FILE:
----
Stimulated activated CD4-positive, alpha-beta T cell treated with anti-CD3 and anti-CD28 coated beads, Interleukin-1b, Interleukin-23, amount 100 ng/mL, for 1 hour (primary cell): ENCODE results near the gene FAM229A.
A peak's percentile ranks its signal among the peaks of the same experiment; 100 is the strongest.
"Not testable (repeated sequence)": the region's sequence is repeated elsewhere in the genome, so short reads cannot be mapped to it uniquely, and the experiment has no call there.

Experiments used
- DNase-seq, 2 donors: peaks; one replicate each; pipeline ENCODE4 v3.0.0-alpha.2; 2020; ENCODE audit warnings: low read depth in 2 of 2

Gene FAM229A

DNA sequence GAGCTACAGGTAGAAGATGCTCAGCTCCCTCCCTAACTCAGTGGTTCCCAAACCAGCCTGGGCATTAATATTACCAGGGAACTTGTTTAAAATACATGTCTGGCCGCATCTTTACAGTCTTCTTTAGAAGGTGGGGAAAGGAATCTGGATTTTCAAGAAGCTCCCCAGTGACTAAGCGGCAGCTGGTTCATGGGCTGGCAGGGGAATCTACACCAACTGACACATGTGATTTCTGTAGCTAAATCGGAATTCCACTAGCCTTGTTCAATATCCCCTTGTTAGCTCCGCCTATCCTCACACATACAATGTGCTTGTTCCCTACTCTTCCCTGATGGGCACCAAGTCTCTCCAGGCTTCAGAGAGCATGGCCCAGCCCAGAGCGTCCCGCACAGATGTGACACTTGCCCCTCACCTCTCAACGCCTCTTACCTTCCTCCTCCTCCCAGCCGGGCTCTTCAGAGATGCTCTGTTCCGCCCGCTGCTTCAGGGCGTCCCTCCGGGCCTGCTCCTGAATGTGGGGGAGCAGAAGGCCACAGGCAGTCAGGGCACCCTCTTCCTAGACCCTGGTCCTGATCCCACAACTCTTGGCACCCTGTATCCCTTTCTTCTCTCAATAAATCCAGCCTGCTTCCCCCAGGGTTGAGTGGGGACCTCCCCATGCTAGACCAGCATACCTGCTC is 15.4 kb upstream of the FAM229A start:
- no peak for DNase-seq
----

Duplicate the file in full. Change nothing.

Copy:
Stimulated activated CD4-positive, alpha-beta T cell treated with anti-CD3 and anti-CD28 coated beads, Interleukin-1b, Interleukin-23, amount 100 ng/mL, for 1 hour (primary cell): ENCODE results near the gene FAM229A.
A peak's percentile ranks its signal among the peaks of the same experiment; 100 is the strongest.
"Not testable (repeated sequence)": the region's sequence is repeated elsewhere in the genome, so short reads cannot be mapped to it uniquely, and the experiment has no call there.

Experiments used
- DNase-seq, 2 donors: peaks; one replicate each; pipeline ENCODE4 v3.0.0-alpha.2; 2020; ENCODE audit warnings: low read depth in 2 of 2

Gene FAM229A

DNA sequence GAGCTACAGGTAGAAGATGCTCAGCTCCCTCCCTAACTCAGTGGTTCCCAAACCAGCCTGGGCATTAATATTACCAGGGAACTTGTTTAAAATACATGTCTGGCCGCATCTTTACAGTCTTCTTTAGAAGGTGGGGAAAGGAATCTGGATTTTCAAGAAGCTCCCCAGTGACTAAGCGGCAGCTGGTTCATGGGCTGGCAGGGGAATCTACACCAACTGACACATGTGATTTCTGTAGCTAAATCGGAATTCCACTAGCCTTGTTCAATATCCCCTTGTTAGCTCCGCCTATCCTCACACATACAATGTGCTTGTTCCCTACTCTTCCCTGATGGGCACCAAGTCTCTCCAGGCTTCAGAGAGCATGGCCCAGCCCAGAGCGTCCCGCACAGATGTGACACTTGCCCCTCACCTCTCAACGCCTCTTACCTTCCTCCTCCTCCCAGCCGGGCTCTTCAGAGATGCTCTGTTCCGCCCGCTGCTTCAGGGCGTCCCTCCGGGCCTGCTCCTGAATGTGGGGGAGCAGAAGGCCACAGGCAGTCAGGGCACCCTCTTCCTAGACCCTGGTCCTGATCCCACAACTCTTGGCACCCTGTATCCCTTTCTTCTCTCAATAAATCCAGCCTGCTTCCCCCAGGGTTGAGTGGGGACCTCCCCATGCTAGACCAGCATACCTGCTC is 15.4 kb upstream of the FAM229A start:
- no peak for DNase-seq